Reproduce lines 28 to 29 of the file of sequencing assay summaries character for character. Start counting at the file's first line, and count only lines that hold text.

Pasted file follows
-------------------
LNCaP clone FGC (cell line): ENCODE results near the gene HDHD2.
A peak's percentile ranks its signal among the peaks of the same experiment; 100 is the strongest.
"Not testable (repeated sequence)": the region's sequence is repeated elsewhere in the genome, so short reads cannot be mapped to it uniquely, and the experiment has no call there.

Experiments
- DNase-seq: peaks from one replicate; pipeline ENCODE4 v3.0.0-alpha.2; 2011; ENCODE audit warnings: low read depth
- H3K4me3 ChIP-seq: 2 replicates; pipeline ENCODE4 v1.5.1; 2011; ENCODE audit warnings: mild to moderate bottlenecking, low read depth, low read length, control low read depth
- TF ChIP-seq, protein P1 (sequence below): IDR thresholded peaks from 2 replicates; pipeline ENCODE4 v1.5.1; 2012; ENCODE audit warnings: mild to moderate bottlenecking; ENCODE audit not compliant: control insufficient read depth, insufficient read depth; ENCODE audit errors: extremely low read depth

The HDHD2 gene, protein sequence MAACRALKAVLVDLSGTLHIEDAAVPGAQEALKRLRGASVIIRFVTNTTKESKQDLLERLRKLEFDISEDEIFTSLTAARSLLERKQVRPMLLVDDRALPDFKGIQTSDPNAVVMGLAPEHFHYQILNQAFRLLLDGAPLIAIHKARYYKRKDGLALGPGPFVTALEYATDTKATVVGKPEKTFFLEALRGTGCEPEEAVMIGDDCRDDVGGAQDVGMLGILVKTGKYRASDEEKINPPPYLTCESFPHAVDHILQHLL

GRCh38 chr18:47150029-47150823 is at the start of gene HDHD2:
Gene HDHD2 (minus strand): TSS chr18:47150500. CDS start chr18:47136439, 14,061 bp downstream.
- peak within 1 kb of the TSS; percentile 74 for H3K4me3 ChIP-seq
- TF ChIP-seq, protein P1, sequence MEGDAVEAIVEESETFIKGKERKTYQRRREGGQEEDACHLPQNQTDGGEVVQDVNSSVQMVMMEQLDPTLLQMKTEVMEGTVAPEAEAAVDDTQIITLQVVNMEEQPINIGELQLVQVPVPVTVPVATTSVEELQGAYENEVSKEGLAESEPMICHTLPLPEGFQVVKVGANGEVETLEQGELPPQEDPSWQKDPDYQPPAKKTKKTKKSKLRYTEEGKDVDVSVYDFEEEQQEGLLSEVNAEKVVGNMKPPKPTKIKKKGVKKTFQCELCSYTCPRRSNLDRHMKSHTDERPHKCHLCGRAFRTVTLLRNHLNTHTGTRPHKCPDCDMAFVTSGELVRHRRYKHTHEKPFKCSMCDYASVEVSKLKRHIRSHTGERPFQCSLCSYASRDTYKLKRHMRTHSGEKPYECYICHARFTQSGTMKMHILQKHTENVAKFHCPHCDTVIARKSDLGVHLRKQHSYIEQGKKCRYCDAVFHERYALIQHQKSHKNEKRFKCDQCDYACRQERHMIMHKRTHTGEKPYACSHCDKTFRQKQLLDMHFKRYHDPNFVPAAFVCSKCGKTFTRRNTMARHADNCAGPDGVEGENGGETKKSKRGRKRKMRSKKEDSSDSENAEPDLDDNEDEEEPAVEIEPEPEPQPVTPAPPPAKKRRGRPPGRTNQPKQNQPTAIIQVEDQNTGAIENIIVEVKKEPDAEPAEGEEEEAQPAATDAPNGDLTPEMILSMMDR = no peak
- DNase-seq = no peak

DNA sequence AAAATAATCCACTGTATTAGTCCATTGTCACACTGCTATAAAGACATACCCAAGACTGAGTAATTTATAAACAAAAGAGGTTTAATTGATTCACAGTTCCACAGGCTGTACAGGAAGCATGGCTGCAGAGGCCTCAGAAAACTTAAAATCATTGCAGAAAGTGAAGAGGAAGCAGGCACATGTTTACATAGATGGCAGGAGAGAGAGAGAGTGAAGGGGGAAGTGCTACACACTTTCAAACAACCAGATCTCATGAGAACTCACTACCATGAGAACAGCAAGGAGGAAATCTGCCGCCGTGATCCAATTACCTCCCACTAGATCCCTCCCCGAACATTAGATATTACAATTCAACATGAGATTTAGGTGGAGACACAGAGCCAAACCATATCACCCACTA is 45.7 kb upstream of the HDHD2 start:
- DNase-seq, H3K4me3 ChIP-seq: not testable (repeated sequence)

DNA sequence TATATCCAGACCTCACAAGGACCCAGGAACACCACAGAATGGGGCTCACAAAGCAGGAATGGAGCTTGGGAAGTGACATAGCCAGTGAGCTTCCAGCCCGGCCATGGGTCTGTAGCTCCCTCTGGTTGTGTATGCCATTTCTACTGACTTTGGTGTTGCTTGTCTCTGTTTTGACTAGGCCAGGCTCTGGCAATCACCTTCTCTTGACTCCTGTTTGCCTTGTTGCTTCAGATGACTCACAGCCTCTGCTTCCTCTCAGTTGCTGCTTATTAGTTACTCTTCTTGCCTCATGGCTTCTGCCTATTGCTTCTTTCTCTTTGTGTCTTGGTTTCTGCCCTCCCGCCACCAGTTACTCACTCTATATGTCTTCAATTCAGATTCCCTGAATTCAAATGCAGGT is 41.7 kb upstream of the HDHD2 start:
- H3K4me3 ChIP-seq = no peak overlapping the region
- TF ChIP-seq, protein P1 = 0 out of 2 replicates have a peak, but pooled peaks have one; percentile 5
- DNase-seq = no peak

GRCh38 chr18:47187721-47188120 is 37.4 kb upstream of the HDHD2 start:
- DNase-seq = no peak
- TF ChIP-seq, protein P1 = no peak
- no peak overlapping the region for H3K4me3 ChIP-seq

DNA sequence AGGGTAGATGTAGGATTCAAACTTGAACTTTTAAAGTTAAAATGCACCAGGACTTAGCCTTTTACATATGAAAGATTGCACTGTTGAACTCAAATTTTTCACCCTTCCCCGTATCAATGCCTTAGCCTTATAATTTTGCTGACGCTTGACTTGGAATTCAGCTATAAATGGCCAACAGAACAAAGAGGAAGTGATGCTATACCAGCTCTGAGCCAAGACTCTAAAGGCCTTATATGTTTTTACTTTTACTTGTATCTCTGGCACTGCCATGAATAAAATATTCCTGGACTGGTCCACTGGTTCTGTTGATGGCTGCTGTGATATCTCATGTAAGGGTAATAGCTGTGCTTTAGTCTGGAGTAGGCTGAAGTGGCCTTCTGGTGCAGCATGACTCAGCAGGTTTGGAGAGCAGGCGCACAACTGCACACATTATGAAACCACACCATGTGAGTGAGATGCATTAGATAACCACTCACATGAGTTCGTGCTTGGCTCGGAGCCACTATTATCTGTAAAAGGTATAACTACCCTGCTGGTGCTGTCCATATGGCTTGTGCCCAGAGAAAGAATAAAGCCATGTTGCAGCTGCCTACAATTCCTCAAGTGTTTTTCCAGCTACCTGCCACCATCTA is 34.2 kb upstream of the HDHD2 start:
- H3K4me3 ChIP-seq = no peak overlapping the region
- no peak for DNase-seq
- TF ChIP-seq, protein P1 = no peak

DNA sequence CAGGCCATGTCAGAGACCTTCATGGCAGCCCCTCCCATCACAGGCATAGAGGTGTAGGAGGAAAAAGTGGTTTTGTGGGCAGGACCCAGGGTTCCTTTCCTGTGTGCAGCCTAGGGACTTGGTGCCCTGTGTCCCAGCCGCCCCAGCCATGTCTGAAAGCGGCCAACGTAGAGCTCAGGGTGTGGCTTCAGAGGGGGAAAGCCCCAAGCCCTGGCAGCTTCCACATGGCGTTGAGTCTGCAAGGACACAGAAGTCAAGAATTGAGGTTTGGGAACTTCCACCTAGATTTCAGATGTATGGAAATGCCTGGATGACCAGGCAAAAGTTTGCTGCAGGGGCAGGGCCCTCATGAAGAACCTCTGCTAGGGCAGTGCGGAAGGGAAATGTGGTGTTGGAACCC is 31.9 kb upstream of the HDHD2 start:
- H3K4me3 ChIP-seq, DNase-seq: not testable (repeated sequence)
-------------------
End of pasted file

DNA sequence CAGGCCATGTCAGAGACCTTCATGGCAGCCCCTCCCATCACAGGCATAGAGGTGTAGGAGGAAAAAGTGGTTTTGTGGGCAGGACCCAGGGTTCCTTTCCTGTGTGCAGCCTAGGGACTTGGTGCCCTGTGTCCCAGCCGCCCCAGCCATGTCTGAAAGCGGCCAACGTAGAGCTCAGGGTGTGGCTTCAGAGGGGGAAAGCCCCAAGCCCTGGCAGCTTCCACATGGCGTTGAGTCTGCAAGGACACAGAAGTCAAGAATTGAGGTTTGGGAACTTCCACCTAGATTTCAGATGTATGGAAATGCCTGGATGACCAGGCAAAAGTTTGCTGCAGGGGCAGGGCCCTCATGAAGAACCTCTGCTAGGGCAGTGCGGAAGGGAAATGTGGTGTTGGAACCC is 31.9 kb upstream of the HDHD2 start:
- H3K4me3 ChIP-seq, DNase-seq: not testable (repeated sequence)